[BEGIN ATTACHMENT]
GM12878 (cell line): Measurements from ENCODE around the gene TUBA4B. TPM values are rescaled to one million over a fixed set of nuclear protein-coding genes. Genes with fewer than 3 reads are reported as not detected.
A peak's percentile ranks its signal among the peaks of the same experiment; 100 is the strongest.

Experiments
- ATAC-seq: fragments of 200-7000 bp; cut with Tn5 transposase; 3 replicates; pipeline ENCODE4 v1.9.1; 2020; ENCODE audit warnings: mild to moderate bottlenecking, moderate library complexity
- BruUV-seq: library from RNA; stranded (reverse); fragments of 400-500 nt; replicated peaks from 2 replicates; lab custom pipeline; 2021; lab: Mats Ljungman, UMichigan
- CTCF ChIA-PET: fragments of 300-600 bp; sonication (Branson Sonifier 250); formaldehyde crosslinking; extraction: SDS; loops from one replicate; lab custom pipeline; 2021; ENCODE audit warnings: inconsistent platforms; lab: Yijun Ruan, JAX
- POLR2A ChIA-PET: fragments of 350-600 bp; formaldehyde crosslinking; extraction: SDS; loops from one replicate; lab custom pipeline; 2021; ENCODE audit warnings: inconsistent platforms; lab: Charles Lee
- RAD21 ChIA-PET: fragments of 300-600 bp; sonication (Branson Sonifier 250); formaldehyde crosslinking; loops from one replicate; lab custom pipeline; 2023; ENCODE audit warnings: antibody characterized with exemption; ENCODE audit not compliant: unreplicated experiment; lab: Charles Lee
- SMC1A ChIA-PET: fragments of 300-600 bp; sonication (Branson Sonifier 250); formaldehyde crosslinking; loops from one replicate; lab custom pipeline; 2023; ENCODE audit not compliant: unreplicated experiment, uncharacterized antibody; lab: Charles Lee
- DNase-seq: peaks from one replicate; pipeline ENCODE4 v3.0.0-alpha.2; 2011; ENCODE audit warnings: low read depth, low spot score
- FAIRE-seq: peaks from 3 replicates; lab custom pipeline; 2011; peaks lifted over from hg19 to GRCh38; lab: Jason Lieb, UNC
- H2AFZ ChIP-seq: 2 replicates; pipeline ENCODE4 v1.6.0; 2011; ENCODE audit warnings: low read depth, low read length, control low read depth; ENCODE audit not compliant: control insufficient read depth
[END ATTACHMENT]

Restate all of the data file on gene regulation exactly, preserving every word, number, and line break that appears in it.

GM12878 (cell line): Measurements from ENCODE around the gene TUBA4B. TPM values are rescaled to one million over a fixed set of nuclear protein-coding genes. Genes with fewer than 3 reads are reported as not detected.
A peak's percentile ranks its signal among the peaks of the same experiment; 100 is the strongest.

Experiments
- ATAC-seq: fragments of 200-7000 bp; cut with Tn5 transposase; 3 replicates; pipeline ENCODE4 v1.9.1; 2020; ENCODE audit warnings: mild to moderate bottlenecking, moderate library complexity
- BruUV-seq: library from RNA; stranded (reverse); fragments of 400-500 nt; replicated peaks from 2 replicates; lab custom pipeline; 2021; lab: Mats Ljungman, UMichigan
- CTCF ChIA-PET: fragments of 300-600 bp; sonication (Branson Sonifier 250); formaldehyde crosslinking; extraction: SDS; loops from one replicate; lab custom pipeline; 2021; ENCODE audit warnings: inconsistent platforms; lab: Yijun Ruan, JAX
- POLR2A ChIA-PET: fragments of 350-600 bp; formaldehyde crosslinking; extraction: SDS; loops from one replicate; lab custom pipeline; 2021; ENCODE audit warnings: inconsistent platforms; lab: Charles Lee
- RAD21 ChIA-PET: fragments of 300-600 bp; sonication (Branson Sonifier 250); formaldehyde crosslinking; loops from one replicate; lab custom pipeline; 2023; ENCODE audit warnings: antibody characterized with exemption; ENCODE audit not compliant: unreplicated experiment; lab: Charles Lee
- SMC1A ChIA-PET: fragments of 300-600 bp; sonication (Branson Sonifier 250); formaldehyde crosslinking; loops from one replicate; lab custom pipeline; 2023; ENCODE audit not compliant: unreplicated experiment, uncharacterized antibody; lab: Charles Lee
- DNase-seq: peaks from one replicate; pipeline ENCODE4 v3.0.0-alpha.2; 2011; ENCODE audit warnings: low read depth, low spot score
- FAIRE-seq: peaks from 3 replicates; lab custom pipeline; 2011; peaks lifted over from hg19 to GRCh38; lab: Jason Lieb, UNC
- H2AFZ ChIP-seq: 2 replicates; pipeline ENCODE4 v1.6.0; 2011; ENCODE audit warnings: low read depth, low read length, control low read depth; ENCODE audit not compliant: control insufficient read depth